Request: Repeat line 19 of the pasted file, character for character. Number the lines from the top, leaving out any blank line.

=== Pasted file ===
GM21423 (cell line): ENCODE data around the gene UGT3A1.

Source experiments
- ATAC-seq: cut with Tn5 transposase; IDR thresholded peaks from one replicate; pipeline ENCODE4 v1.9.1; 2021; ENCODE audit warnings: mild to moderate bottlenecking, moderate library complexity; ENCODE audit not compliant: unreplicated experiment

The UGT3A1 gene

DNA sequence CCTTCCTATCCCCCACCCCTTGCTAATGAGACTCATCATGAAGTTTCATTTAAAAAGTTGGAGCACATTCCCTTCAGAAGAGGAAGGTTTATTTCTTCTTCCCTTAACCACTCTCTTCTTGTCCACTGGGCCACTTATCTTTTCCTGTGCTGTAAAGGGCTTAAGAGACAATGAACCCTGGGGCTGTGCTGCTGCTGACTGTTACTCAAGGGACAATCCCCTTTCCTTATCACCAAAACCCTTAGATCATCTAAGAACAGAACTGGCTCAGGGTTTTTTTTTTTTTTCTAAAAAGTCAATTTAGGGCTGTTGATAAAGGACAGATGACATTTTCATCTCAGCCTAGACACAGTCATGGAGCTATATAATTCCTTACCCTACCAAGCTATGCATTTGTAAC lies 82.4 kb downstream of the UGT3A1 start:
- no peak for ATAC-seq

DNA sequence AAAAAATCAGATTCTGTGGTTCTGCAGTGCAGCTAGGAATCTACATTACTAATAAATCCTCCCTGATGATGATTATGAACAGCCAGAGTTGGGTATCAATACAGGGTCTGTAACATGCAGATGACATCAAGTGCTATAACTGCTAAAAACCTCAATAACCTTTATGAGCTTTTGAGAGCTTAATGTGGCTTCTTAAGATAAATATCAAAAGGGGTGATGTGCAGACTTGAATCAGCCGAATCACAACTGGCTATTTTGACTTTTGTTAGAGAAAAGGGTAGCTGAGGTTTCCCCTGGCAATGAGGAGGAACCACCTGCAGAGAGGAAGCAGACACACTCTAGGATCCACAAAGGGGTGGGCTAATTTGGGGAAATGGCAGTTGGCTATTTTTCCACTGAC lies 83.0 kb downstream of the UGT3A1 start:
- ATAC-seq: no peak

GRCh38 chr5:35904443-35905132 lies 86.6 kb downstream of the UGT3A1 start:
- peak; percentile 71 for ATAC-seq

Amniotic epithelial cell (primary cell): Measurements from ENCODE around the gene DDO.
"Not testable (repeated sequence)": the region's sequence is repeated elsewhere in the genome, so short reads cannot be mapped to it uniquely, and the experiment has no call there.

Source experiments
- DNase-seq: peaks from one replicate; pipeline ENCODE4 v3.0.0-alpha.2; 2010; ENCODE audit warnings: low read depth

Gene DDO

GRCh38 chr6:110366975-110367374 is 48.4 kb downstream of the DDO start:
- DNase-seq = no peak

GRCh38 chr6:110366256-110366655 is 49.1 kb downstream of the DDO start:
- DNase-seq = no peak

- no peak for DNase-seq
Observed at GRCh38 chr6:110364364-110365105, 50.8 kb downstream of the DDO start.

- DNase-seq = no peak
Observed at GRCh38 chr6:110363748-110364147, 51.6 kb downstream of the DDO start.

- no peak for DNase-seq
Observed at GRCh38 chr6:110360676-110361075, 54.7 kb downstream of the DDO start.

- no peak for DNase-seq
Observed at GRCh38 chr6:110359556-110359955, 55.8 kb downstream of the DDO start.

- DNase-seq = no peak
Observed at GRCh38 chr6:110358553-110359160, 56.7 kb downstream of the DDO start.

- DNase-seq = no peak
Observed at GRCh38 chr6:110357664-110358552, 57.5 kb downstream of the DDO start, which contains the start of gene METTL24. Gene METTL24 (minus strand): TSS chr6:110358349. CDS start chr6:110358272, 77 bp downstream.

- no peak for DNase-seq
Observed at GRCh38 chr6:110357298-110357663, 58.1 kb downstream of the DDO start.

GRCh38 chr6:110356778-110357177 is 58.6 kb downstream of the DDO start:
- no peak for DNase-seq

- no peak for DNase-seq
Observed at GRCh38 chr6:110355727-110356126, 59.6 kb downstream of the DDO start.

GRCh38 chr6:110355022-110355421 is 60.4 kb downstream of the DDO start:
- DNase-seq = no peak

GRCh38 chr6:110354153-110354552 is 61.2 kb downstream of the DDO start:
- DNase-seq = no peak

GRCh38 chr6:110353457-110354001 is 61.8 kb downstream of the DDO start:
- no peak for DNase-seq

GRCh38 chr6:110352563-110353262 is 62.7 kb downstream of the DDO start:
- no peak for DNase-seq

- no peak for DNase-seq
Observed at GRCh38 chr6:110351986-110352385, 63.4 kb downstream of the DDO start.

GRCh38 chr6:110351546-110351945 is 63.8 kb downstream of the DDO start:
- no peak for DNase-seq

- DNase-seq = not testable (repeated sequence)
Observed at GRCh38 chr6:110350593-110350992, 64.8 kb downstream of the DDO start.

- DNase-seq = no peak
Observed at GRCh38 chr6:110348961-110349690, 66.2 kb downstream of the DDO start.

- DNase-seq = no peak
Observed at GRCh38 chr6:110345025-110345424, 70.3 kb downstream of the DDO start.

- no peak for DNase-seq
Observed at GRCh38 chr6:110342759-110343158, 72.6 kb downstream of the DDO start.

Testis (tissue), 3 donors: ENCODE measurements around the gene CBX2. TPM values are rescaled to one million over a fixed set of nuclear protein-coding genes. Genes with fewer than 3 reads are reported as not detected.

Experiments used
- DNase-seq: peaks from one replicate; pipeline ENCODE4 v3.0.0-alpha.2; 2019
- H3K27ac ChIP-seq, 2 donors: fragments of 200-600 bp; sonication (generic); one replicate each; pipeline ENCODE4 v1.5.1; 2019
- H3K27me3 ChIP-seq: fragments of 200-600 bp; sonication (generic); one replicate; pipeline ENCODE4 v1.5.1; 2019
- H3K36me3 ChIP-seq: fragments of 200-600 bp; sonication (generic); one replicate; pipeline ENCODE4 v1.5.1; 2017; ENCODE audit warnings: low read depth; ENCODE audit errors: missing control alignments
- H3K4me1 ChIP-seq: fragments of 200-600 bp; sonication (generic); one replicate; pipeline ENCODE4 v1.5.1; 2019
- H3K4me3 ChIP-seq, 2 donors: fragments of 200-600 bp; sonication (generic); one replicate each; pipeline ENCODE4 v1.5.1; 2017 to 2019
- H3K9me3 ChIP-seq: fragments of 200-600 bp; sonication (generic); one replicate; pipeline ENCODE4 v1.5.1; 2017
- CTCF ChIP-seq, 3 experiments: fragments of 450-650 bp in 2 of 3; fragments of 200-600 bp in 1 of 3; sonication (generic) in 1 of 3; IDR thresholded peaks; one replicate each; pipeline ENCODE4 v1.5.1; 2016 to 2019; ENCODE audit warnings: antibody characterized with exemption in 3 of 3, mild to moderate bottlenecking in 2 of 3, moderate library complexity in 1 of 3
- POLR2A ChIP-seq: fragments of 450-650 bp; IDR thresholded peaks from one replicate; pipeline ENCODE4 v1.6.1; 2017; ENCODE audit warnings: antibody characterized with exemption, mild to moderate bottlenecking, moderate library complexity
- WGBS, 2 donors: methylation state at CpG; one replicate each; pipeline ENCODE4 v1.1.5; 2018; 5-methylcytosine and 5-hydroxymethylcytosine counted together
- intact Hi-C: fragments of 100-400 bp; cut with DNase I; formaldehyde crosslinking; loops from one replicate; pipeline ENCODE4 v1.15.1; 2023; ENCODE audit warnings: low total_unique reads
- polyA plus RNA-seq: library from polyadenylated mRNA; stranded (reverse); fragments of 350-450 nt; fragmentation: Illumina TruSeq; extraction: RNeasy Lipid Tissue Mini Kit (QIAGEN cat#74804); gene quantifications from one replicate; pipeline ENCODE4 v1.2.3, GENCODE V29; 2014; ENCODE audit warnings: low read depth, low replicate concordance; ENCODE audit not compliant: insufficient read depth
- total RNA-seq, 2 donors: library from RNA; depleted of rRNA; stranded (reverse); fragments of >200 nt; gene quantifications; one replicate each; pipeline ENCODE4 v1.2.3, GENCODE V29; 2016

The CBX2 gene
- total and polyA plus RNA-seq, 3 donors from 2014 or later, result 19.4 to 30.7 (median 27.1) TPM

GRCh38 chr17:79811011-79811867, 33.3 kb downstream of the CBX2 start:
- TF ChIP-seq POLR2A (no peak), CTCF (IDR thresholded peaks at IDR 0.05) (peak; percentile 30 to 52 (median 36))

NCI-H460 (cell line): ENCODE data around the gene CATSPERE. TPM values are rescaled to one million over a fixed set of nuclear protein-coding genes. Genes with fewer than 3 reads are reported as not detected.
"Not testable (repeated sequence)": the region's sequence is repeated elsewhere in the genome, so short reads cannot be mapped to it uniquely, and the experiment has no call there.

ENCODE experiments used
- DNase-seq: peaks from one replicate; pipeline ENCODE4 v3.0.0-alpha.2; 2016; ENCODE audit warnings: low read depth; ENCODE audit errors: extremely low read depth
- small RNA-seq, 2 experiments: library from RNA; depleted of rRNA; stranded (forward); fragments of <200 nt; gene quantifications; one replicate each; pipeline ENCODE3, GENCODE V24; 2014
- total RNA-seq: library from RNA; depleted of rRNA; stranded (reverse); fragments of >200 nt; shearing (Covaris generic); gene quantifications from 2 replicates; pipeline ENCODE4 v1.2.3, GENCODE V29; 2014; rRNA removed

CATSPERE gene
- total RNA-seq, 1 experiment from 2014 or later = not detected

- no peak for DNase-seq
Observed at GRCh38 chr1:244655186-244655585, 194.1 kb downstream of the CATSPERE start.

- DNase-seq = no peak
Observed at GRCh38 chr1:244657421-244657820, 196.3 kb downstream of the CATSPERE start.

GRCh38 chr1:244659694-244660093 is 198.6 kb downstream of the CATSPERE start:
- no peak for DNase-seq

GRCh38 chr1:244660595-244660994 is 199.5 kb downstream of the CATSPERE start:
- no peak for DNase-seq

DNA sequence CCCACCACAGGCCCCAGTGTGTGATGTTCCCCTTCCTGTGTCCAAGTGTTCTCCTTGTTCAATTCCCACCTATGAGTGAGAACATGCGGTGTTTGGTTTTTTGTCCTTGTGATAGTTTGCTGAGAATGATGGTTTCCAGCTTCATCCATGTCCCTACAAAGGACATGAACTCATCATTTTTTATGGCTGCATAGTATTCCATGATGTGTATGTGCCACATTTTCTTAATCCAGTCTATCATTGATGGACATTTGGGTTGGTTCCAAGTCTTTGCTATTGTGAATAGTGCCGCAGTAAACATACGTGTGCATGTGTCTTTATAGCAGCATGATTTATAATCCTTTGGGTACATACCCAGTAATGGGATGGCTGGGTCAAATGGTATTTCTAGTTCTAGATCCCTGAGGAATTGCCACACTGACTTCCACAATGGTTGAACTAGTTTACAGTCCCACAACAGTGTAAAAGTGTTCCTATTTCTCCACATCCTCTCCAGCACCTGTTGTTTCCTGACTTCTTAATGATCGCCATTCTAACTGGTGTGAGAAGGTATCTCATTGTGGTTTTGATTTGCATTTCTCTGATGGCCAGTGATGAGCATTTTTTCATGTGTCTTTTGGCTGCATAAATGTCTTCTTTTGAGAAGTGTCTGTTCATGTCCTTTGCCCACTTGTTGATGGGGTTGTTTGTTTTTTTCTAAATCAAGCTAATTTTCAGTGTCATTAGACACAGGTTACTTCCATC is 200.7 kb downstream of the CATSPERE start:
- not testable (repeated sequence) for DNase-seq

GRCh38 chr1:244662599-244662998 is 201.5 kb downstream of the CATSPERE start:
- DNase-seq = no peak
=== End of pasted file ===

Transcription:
- DNase-seq = no peak